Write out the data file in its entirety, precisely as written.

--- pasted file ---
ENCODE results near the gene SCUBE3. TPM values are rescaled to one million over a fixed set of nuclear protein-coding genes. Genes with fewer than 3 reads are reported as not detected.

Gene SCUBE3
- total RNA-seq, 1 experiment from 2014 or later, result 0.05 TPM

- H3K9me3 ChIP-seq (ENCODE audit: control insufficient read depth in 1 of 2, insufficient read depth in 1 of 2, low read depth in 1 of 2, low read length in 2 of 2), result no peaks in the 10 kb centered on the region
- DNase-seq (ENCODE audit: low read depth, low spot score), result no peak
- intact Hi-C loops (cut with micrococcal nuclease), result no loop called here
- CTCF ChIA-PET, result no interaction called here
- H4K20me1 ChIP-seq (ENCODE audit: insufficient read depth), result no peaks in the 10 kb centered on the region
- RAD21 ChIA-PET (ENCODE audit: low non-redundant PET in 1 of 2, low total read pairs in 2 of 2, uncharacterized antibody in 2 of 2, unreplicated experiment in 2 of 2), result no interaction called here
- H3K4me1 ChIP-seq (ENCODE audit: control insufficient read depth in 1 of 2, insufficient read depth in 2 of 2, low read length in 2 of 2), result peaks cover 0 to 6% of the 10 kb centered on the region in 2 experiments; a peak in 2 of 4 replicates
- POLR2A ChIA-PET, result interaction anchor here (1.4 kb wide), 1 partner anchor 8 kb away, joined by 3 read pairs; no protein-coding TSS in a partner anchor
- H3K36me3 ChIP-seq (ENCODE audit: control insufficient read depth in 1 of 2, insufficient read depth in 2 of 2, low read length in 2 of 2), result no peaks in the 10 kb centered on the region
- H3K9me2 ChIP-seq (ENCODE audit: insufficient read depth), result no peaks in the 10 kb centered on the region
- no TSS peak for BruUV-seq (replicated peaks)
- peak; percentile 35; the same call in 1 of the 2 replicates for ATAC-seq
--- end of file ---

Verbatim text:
ENCODE results near the gene SCUBE3. TPM values are rescaled to one million over a fixed set of nuclear protein-coding genes. Genes with fewer than 3 reads are reported as not detected.

Gene SCUBE3
- total RNA-seq, 1 experiment from 2014 or later, result 0.05 TPM

- H3K9me3 ChIP-seq (ENCODE audit: control insufficient read depth in 1 of 2, insufficient read depth in 1 of 2, low read depth in 1 of 2, low read length in 2 of 2), result no peaks in the 10 kb centered on the region
- DNase-seq (ENCODE audit: low read depth, low spot score), result no peak
- intact Hi-C loops (cut with micrococcal nuclease), result no loop called here
- CTCF ChIA-PET, result no interaction called here
- H4K20me1 ChIP-seq (ENCODE audit: insufficient read depth), result no peaks in the 10 kb centered on the region
- RAD21 ChIA-PET (ENCODE audit: low non-redundant PET in 1 of 2, low total read pairs in 2 of 2, uncharacterized antibody in 2 of 2, unreplicated experiment in 2 of 2), result no interaction called here
- H3K4me1 ChIP-seq (ENCODE audit: control insufficient read depth in 1 of 2, insufficient read depth in 2 of 2, low read length in 2 of 2), result peaks cover 0 to 6% of the 10 kb centered on the region in 2 experiments; a peak in 2 of 4 replicates
- POLR2A ChIA-PET, result interaction anchor here (1.4 kb wide), 1 partner anchor 8 kb away, joined by 3 read pairs; no protein-coding TSS in a partner anchor
- H3K36me3 ChIP-seq (ENCODE audit: control insufficient read depth in 1 of 2, insufficient read depth in 2 of 2, low read length in 2 of 2), result no peaks in the 10 kb centered on the region
- H3K9me2 ChIP-seq (ENCODE audit: insufficient read depth), result no peaks in the 10 kb centered on the region
- no TSS peak for BruUV-seq (replicated peaks)
- peak; percentile 35; the same call in 1 of the 2 replicates for ATAC-seq